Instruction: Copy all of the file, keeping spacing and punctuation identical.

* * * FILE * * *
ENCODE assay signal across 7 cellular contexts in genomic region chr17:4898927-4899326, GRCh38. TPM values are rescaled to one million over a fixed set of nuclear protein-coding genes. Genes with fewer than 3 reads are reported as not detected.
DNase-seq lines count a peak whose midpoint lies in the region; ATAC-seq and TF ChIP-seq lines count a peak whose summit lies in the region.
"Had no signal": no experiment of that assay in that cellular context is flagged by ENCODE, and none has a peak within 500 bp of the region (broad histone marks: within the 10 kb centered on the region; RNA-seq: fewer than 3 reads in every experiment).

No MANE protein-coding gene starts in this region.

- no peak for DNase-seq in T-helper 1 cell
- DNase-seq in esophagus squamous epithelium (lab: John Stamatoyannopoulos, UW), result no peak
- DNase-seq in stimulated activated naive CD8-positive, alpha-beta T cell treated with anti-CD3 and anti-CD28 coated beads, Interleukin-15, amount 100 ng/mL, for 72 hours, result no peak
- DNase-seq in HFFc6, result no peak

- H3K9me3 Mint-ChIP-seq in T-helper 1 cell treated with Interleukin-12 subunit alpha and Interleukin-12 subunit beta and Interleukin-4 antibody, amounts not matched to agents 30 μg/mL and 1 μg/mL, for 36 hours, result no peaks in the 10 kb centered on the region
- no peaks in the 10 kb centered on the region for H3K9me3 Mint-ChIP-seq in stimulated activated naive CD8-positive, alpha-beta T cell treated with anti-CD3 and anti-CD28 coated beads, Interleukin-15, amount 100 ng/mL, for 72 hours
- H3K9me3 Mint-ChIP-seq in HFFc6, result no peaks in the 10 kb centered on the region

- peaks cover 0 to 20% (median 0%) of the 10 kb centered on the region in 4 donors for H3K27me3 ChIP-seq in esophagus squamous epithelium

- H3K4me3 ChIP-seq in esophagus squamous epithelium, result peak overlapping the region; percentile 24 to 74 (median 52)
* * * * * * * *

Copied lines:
ENCODE assay signal across 7 cellular contexts in genomic region chr17:4898927-4899326, GRCh38. TPM values are rescaled to one million over a fixed set of nuclear protein-coding genes. Genes with fewer than 3 reads are reported as not detected.
DNase-seq lines count a peak whose midpoint lies in the region; ATAC-seq and TF ChIP-seq lines count a peak whose summit lies in the region.
"Had no signal": no experiment of that assay in that cellular context is flagged by ENCODE, and none has a peak within 500 bp of the region (broad histone marks: within the 10 kb centered on the region; RNA-seq: fewer than 3 reads in every experiment).

No MANE protein-coding gene starts in this region.

- no peak for DNase-seq in T-helper 1 cell
- DNase-seq in esophagus squamous epithelium (lab: John Stamatoyannopoulos, UW), result no peak
- DNase-seq in stimulated activated naive CD8-positive, alpha-beta T cell treated with anti-CD3 and anti-CD28 coated beads, Interleukin-15, amount 100 ng/mL, for 72 hours, result no peak
- DNase-seq in HFFc6, result no peak

- H3K9me3 Mint-ChIP-seq in T-helper 1 cell treated with Interleukin-12 subunit alpha and Interleukin-12 subunit beta and Interleukin-4 antibody, amounts not matched to agents 30 μg/mL and 1 μg/mL, for 36 hours, result no peaks in the 10 kb centered on the region
- no peaks in the 10 kb centered on the region for H3K9me3 Mint-ChIP-seq in stimulated activated naive CD8-positive, alpha-beta T cell treated with anti-CD3 and anti-CD28 coated beads, Interleukin-15, amount 100 ng/mL, for 72 hours
- H3K9me3 Mint-ChIP-seq in HFFc6, result no peaks in the 10 kb centered on the region

- peaks cover 0 to 20% (median 0%) of the 10 kb centered on the region in 4 donors for H3K27me3 ChIP-seq in esophagus squamous epithelium

- H3K4me3 ChIP-seq in esophagus squamous epithelium, result peak overlapping the region; percentile 24 to 74 (median 52)